Many vets also recommend that mastiffs undergo a gastropexy procedure ($200–400) to help prevent gastric torsion, a life-threatening issue that can face the breed.
English Mastiff Grooming
Since English mastiffs have short coats, owners can groom them at home with little hassle. You’ll have to spring for dog shampoo, nail clippers, and a toothbrush, which totals $150 on average. If you prefer to leave your pooch in the hands of a professional, grooming appointments every month or two will add up to around $300 per year.
Toys, Treats, Beds, & Accessories
In addition to the everyday basics, you’ll also want to spoil your dog with the most puptasic products. Due to the colossal size of English mastiffs, keep in mind that you’ll be shopping for XXL supplies. While mastiff-size toys may be more expensive and can be harder to find, it’ll be worth it when you receive all the XXL cuddles and XXL kisses.
For just $23 per box, BarkBox brings your big BFF a monthly delivery of all the best treats and toys. Fetch, train, and bond with 2 toys, 2 full-size bags of treats, and a tasty chew. For Mastiffs with a mighty powerful muzzle, try the Super Chewer upgrade. At just $29 per month, a Super Chewer subscription includes 2 fluff-free, durable toys, 2 full-size bags of treats, and 2 meaty chews. Order today and double your first box for free!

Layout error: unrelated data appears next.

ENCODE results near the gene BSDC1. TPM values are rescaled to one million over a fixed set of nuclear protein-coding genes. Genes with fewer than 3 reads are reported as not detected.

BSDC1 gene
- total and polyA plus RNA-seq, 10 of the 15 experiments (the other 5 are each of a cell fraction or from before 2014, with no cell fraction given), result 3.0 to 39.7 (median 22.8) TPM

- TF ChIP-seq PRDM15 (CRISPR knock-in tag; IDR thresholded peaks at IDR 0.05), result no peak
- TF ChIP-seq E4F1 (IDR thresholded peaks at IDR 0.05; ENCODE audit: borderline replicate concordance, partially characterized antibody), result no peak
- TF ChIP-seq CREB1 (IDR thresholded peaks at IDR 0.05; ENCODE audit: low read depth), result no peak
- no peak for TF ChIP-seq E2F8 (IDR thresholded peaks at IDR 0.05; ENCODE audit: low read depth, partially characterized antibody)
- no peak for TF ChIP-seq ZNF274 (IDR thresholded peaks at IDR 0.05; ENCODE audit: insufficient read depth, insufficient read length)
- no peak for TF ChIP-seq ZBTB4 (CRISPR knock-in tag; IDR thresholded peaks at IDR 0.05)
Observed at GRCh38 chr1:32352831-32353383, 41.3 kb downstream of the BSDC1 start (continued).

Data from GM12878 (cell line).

Be sure to budget for the basics, too, including:
- Leash and harness ($40–60)
- Dog bed ($30–110)
- Crate ($50–165)
- Brush ($10–40)
Depending on your lifestyle, you might hire a dog walker (~$20 per walk) or sign your pup up for group obedience classes ($150–200). Like all dogs, Mastiffs might use up some of your pocket change, but these big guys will give you so much in return.
- The Mastiff Club of America. Mastiff History. https://www.mastiff.org/mastiff-history/
- American Kennel Club. Mastiff. https://www.akc.org/dog-breeds/mastiff/
- PetMD. Mastiff. https://www.petmd.com/dog/breeds/c_dg_mastiff
- Pet Budget. How Much is a Mastiff? Puppy & Adult Dog (with Calculator). https://www.petbudget.com/mastiff-cost/